Is a Hybrid Event Right for You? Find Out.

Virtual and hybrid events have seen a sharp uptick in popularity, and that’s not likely to change. In particular, hybrid events, which combine aspects of virtual and in-person events, have significant benefits that may make them a popular choice in the future. If you’re on the fence as far as online events go, learning more about their offerings may have you wondering: Should I plan a hybrid event? Find out who hybrid events work great for and whether they’re right for you.

What Is a Hybrid Event?

Live events take place at a physical venue, for instance a convention center or hotel. Virtual events take place online, in a variety of virtual spaces and platforms. Hybrid events combine elements of both. At the first hybrid events, the bulk of the event’s content still happened at the physical venue. For those who couldn’t make it, supplemental content, such as video of speakers and presenters, was made available online.

However, partly in response to COVID-19 and partly due to the natural evolution of the event industry, hybrid events are changing. It used to be that most content was available at the live venue only. But now the online part of the hybrid event is an increasingly significant part of the whole. And it’s increasingly important to deliver a quality event experience online as well as at the venue. There’s also a new emphasis on a unique online experience, rather than a second-rate version of the in-person event.

How Do Hybrid Events Compare to Virtual Events?

Online events have some major advantages, but live events have unique benefits too. The biggest overall benefit of the hybrid event is that you don’t have to choose between the two. Holding a hybrid event, versus a solely live or solely online event, lets you retain the advantages of both.

Advantages of Virtual Events

Online events—and by extension, hybrid events—have significant advantages. They are unmatched in terms of their ability to generate useful data. While an in-person event can also provide useful attendee data, it can be difficult to track individuals seamlessly across the entire event space and timeline. Online, it’s exactly the opposite. It’s easy to track individual users and just as easy to combine individuals into different user groups to monitor trends. The ease with which this data can be generated, categorized, and analyzed, is unmatched. A virtual event can provide a wealth of useful information.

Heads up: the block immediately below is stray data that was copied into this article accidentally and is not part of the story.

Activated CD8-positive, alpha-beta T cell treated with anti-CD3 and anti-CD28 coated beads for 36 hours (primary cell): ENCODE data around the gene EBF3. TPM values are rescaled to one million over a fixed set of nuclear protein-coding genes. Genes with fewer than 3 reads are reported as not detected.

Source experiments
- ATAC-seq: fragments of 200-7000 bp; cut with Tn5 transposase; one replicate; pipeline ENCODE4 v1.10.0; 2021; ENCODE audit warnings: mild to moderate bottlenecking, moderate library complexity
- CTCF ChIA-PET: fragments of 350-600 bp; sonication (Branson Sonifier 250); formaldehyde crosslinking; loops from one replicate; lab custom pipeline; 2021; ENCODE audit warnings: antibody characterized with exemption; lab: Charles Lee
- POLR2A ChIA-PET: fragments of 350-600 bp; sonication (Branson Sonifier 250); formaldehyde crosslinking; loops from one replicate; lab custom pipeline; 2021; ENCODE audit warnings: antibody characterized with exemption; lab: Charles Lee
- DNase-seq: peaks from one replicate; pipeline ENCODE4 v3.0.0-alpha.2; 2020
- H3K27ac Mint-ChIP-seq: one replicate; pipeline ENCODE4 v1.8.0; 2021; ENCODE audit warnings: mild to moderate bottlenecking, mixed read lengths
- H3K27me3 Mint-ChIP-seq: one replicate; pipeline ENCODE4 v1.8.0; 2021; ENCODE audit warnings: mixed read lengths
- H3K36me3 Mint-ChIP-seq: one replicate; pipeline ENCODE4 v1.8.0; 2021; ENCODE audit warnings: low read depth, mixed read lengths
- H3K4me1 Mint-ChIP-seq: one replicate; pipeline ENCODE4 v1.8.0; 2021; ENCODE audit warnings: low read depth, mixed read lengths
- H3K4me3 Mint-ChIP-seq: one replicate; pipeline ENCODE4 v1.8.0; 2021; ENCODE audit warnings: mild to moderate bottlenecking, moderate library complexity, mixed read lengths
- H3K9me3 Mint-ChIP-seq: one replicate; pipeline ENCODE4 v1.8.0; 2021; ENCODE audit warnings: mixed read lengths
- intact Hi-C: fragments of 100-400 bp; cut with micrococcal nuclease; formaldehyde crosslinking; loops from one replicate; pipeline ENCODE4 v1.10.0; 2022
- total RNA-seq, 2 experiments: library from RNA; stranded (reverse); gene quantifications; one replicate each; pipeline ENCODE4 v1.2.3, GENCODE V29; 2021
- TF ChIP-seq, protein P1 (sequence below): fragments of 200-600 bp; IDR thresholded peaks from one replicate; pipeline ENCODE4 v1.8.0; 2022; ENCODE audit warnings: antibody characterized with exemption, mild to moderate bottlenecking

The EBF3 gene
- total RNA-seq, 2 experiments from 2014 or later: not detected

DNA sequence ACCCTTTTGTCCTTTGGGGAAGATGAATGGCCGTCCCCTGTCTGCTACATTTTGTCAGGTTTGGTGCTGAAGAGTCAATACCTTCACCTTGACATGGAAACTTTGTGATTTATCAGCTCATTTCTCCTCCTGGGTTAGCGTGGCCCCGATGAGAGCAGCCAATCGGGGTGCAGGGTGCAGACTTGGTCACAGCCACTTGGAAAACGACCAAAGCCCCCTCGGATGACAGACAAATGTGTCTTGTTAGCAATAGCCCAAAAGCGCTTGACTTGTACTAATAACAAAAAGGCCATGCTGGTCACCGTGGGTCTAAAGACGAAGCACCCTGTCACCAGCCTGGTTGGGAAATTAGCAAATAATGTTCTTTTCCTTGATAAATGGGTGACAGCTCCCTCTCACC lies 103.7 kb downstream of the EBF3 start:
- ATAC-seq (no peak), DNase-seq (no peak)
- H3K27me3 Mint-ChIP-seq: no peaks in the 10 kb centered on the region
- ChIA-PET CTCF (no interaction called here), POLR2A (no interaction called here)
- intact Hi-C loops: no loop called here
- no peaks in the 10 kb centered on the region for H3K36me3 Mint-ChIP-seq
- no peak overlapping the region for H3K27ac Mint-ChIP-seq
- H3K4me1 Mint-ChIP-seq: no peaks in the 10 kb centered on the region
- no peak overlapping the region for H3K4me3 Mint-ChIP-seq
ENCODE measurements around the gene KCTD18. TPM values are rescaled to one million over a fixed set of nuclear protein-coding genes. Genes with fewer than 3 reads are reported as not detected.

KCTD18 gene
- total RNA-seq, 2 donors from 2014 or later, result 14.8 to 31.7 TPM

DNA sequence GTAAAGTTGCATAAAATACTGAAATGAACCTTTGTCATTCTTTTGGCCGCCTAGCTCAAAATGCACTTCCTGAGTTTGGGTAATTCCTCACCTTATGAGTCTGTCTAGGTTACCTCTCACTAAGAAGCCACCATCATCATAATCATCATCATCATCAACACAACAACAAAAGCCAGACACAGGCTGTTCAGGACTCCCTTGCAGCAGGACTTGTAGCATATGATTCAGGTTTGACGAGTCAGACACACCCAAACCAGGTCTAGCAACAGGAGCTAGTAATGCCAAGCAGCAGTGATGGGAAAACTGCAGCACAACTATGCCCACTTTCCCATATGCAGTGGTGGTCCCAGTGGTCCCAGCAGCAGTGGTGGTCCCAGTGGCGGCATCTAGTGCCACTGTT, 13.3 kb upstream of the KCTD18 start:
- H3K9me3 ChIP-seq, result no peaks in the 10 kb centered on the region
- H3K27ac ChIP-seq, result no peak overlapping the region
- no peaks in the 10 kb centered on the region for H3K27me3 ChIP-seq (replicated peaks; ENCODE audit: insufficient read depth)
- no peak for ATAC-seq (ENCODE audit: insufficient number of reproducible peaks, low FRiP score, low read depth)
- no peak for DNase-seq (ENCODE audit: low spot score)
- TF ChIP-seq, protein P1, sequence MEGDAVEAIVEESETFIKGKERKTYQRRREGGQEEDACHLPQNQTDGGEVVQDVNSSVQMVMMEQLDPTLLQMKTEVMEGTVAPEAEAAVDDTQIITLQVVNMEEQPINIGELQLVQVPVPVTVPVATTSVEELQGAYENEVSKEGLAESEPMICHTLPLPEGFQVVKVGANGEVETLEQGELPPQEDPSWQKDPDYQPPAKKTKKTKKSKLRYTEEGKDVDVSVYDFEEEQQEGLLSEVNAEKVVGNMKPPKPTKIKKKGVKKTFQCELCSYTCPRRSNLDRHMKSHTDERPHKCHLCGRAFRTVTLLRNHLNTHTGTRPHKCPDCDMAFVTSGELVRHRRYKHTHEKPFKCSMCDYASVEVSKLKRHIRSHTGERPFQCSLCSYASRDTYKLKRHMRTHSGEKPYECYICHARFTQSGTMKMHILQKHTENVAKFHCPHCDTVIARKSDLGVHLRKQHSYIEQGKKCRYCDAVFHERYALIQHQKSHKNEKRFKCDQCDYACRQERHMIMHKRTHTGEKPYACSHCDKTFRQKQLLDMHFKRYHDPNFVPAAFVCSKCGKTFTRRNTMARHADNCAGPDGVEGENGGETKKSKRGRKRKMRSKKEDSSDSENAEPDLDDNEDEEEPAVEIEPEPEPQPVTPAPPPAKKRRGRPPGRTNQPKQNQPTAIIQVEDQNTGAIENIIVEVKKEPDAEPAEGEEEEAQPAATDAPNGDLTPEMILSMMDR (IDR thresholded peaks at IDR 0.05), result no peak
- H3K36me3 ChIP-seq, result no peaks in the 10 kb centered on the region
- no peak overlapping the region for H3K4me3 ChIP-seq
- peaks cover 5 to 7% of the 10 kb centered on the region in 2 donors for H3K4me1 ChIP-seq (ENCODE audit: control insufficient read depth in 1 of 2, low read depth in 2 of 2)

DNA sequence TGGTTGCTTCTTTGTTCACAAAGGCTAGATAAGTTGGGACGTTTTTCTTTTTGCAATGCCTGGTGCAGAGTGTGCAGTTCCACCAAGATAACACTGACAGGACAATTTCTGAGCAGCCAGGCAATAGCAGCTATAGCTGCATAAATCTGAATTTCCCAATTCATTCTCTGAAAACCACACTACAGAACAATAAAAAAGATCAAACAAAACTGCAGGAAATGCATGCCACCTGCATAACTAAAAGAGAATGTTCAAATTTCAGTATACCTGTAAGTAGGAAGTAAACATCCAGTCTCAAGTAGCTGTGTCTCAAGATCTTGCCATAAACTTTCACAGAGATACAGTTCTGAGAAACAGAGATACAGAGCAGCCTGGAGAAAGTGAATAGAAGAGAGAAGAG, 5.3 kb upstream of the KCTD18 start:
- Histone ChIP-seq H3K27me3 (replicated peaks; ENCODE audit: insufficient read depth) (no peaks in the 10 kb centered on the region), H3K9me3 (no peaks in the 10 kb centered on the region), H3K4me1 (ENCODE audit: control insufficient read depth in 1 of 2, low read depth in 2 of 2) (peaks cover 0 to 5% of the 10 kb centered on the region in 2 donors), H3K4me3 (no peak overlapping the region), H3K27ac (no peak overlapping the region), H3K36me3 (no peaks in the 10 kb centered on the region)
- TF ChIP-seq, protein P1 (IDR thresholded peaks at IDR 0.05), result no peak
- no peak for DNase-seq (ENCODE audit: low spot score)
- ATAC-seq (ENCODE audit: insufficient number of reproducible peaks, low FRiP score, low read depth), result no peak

Virtual Event Data Is Superior

Another major benefit of virtual events is that there are fewer barriers to attendance compared to live events. Ticket prices are generally lower. Other financial costs are eliminated, as attendees don’t need to travel or book accommodations. There are no accessibility issues, apart from those that might apply to computer use. And there are no geographical barriers. Anyone can attend any virtual event, from almost anywhere in the world.

Disadvantages of Online Events

In-person events have a social interaction aspect that virtual events can’t quite replicate. A well-designed virtual environment can do a good job at replicating parts of the experience, but for many people, live events are better when it comes to networking and other interpersonal interactions.

Another aspect of live events that virtual events can’t replicate is the sheer spectacle. Think of huge events such as E3 and CES. The biggest brands in attendance compete to build the largest, showiest, most impressive exhibits. Nobody will ever forget Google’s huge playground installation at CES in 2019 or the E3 2019 moment when Keanu Reeves casually dropped in on Microsoft’s Xbox press conference. These moments are well known even among people who didn’t attend those events. It’s impossible to overstate their value, and, for now, they’re unique to in-person experiences.

The Hybrid Difference

Hybrid events combine both live and virtual events in the same package. This means they retain all the advantages of virtual events, including reduced barriers to attendance and improved data analytics. But, thanks to the inclusion of the live event aspect, the disadvantages of online-only events no longer apply. Attendees can visit a physical venue to see amazing exhibits and experience the networking and social benefits of live events. Meanwhile, those who are unable to attend in person—or who prefer not to—can still enjoy a valuable event experience online.

Should I Plan a Hybrid Event? Pros and Cons to Consider